China’s Great Firewall (officially named “Golden shield project”) is probably the most famous and effective weapon of digital surveillance in the world, allowing access to foreign websites to be filtered. In China, IP addresses and domains can easily be blocked, and Deep Packet Inspection access allows websites to be blocked based on “keyword detection”, RWB says. The Great Firewall has been “plugged in” since November 2012, when the Chinese Communist Party enforced its activities by banning VPN (Virtual Private Network) services provided by foreign companies – which were previously used by Chinese Internet users to avoid tracking. According to RWB, at least five government departments are working on Internet Surveillance, resulting in 30 journalists and 69 netizens being convicted and held in Chinese jails.

Internet in Syria, on the other hand, is controlled by two different agencies, the Syrian Computer Society (SCS) and the Syrian Telecommunications Establishment (STE), both of which are founded by Bashar Al-Assad. According to a 1999 document obtained by RWB, Syria is also trying to create a national network. In Syria, the surveillance and tracking of online activities is constantly used, with phishing tactics among the most common. Alongside this, it’s important to remember that the Syrian government succeeded in literally turn off the Internet all over the country to avoid external connection. Surprisingly, countries such as Cuba, North Korea, Burma and Uzbekistan are not listed in the 2013 report after being mentioned in 2012’s.

For its 2013 report, RWB went more in detail giving evidence against the “Enemies of the Internet”, investigating the corporate actors, providing a “Corporate Enemies” ranking with the five most-active companies selling censorship and surveillance products to dictatorial governments. The “digital era mercenaries” listed in the report are U.K.’s Gamma Group, Germany’s Trovicor, Italy’s HackingTeam, France’s Amesys, and the American Blue Coat Systems. According to RBW:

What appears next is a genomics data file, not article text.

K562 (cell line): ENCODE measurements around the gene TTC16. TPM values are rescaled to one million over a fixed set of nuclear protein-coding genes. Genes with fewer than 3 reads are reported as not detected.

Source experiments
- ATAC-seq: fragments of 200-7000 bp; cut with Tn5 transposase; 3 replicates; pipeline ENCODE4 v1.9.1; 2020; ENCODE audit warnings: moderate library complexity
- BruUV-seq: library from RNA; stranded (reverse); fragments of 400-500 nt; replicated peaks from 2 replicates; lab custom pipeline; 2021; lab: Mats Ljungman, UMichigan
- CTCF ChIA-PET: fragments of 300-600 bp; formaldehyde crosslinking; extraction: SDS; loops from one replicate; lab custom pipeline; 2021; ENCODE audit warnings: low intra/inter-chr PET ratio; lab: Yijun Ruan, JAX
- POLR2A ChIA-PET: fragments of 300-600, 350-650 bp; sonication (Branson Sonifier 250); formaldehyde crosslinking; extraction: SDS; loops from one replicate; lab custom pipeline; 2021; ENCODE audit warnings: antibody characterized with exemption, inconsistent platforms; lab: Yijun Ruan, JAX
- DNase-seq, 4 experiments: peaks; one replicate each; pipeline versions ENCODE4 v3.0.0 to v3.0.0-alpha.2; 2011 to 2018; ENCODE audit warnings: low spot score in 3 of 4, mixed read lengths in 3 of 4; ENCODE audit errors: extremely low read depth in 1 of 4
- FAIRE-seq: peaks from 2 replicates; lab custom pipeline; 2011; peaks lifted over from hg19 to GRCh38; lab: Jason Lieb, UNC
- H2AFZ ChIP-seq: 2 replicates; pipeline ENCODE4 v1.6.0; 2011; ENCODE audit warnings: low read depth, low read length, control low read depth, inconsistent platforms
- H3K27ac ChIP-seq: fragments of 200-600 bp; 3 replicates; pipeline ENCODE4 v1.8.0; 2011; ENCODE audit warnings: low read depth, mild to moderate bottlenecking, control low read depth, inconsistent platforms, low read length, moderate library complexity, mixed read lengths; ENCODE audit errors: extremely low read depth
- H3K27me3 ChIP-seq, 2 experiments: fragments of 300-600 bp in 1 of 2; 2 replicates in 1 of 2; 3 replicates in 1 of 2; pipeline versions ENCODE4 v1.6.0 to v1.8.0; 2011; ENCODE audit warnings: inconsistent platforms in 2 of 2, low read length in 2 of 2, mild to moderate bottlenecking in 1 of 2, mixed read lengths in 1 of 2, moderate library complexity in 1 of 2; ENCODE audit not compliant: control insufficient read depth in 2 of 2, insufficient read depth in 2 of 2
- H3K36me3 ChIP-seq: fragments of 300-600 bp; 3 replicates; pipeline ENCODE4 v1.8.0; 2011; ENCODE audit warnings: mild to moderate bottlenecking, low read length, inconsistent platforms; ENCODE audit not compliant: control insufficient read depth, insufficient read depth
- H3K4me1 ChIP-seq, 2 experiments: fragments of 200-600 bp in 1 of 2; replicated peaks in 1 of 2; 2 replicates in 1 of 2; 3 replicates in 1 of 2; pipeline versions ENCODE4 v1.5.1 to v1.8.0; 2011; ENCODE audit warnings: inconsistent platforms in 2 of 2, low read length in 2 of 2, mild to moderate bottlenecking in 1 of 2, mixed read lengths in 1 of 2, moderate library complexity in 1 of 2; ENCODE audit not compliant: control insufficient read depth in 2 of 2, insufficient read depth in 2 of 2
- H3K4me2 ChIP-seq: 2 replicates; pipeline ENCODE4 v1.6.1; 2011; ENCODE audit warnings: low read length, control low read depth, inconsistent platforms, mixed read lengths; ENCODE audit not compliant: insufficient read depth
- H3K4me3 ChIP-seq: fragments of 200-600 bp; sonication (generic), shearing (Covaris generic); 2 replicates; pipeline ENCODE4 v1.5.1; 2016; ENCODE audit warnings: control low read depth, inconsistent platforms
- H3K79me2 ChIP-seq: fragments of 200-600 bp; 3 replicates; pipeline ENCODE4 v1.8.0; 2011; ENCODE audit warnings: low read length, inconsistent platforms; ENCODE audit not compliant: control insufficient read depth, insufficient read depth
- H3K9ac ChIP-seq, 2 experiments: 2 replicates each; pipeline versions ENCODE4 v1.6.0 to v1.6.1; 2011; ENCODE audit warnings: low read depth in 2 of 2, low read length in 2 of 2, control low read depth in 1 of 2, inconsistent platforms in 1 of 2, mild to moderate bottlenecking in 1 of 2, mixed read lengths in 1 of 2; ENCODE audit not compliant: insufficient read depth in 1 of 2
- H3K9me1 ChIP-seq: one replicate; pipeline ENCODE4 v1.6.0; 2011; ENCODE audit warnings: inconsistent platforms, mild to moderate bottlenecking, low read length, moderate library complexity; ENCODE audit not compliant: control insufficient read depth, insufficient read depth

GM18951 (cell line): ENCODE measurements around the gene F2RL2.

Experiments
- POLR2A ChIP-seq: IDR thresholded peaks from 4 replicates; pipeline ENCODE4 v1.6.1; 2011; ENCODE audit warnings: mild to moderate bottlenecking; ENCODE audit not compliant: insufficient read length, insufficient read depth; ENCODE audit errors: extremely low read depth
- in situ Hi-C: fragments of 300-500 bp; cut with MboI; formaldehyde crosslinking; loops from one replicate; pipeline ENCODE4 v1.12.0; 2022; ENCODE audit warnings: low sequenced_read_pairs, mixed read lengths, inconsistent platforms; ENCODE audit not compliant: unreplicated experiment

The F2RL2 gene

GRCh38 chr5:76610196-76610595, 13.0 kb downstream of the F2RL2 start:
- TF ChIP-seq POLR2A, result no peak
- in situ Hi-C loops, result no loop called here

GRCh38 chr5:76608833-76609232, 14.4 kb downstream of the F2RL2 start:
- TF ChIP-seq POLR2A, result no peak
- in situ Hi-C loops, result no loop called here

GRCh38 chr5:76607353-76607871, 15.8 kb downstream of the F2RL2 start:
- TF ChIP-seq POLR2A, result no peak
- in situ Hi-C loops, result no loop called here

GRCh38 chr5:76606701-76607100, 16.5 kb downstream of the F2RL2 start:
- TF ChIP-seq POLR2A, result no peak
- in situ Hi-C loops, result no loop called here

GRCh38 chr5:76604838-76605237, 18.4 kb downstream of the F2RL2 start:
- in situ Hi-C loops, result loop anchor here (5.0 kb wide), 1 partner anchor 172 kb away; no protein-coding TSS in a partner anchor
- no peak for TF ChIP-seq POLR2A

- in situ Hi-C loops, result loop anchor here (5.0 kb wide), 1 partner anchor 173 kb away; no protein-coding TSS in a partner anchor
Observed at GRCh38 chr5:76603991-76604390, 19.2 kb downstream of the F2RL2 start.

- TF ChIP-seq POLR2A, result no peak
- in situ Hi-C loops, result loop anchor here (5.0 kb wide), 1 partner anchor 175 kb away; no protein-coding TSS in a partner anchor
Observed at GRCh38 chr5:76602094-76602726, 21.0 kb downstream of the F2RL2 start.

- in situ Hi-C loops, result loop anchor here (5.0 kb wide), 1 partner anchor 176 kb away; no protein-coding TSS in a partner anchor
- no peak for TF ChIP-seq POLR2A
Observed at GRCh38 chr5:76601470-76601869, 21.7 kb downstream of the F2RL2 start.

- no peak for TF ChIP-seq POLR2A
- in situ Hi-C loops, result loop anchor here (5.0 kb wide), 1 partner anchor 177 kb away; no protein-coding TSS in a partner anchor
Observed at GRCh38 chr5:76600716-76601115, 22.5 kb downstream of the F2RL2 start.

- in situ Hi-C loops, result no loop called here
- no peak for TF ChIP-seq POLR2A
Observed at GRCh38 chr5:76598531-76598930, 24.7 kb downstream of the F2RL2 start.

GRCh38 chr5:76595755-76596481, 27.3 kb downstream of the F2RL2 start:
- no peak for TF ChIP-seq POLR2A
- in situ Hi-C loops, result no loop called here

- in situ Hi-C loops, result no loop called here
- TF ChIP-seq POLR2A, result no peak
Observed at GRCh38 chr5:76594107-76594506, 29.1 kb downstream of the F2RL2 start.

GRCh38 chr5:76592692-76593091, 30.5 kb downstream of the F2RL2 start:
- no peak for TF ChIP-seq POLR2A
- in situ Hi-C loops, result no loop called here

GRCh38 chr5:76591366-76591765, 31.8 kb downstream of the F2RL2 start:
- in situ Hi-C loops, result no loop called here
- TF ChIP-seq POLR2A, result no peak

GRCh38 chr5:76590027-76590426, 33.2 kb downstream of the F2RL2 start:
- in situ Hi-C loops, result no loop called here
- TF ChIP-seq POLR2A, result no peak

“Trovicor’s surveillance and interception products have enabled Bahrain’s royal family to spy on news providers and arrest them. In Syria, Deep Packet Inspection products developed by Blue Coat made it possible for the regime to spy on dissidents and netizens throughout the country, and to arrest and torture them. Eagle products supplied by Amesys were discovered in the offices of Muammar Gaddafi’s secret police. Malware designed by Hacking Team and Gamma has been used by governments to capture the passwords of journalists and netizens.”

Back in 2012 WikiLeaks gave evidence on how Selex Elsag (a company controlled by the Italian Finemeccanica group) provided the Syrian government with a telecommunication system and guaranteed its maintenance even during the sharpest moments of protests in the country. The number of companies involved in Internet Surveillance probably exceeds those mentioned in the RBW report. The European Union recently endorsed Marietje Schaake’s first Digital Freedom Strategy in Foreign Policy where a ban on selling surveillance technology to dictatorial countries is wished for. While the focus here has been the defense of human rights online, it is also pertinent to remember it is constantly challenged in democratic countries as well.

Photo credits: RobH (Own work) [CC-BY-SA-3.0], via Wikimedia Commons